The Depository Program

Contrary to what the word “clearinghouse” might make one think, the Library Commission is not a warehouse distributing giveaway or sale copies of Nebraska publications. The Commission is in fact prohibited by law from doing that. At first copies were forwarded to the Nebraska State Historical Society, Library of Congress, and Center for Research Libraries. This was amended later to exclude the Center for Research Libraries.

The legislation also authorized the Library Commission to “enter into depository contracts with any municipal or county public library, state college or state university library, and out-of-state research libraries. The requirements for eligibility to contract as a depository library shall be established by the Nebraska Publications Clearinghouse. The standards shall include and take into consideration the type of library, ability to preserve such publications and to make them available for public use, and also such geographical locations as will make the publications conveniently accessible to residents in all areas of the state.”

By 1975 contracts had been signed with six institutions willing to serve as depositories. More depositories were added over the years, bringing the total since 1990 to 13 plus the Nebraska State Historical Society.
Depository Library Responsibilities

Making Government Information Accessible

Internet technology has created an opportunity to greatly improve public access to government information. Most state agencies now post key publications to their web sites, and much legislative information is available online. The Library Commission was already making extensive use of the Internet to direct users to Nebraska government information, and had created special web sites such as Nebraska State Government Publications Online and Nebraska Legislators, Past and Present.

In 2005 breakdown of the microfiche camera at the state Records Management Division led to a decision to discontinue fiche production and redirect the program toward providing online access to the same high-priority documents that were formerly sent to depositories on microfiche. They are downloaded or scanned, archived on a Library Commission server, and searchable via Nebraska State Government Publications Online and the NLC catalog. Instead of microfiche, depositories receive regular alerts via What’s Up Doc blog postings which include stable urls that can be used in library catalog records.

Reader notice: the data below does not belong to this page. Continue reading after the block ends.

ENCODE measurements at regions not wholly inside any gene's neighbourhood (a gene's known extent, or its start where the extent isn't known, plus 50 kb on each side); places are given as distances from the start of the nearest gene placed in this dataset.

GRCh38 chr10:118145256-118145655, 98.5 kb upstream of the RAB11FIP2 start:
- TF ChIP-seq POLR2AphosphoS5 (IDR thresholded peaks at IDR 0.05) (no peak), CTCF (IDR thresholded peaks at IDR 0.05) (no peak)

The Library Commission partners with the Official State of Nebraska Web Site to offer an “Ask a Librarian” link citizens can use to email, or telephone our reference desk. Many government information links are provided from our NebraskAccess site.

Resources for Government Information

Formats and distribution methods may change, but the Publications Clearinghouse will continue to use new technology and strategies for making government information accessible to Nebraskans.

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Friday Reads: The Brothers Hawthorne, by Jennifer Lynn Barnes

After Holli Duggan wrote a Friday Reads post about it, I listened to the Inheritance Games trilogy last year–and loved it! So when a fourth book in this YA series was released this summer, I had to listen to that as well, and it did not disappoint. A 5th book, The Grandest Game, is due out in July 2024.

Four brothers. Two missions. One explosive read. And the stakes have never been higher.  
 
Grayson Hawthorne was raised as the heir apparent to his billionaire grandfather, taught from the cradle to put family first. Now the great Tobias Hawthorne is dead and his family disinherited, but some lessons linger. When Grayson’s half-sisters find themselves in trouble, he swoops in to do what he does best: take care of the problem—efficiently, effectively, mercilessly. And without getting bogged down in emotional entanglements.
 
Jameson Hawthorne is a risk-taker, a sensation-seeker, a player of games. When his mysterious father appears and asks for a favor, Jameson can’t resist the challenge. Now he must infiltrate London’s most exclusive underground gambling club, which caters to the rich, the powerful, and the aristocratic, and win an impossible game of greatest stakes. Luckily, Jameson Hawthorne lives for impossible.
 
Drawn into twisted games on opposite sides of the globe, Grayson and Jameson—with the help of their brothers and the girl who inherited their grandfather’s fortune—must dig deep to decide who they want to be and what each of them will sacrifice to win.

** Synopsis courtesy of Audible.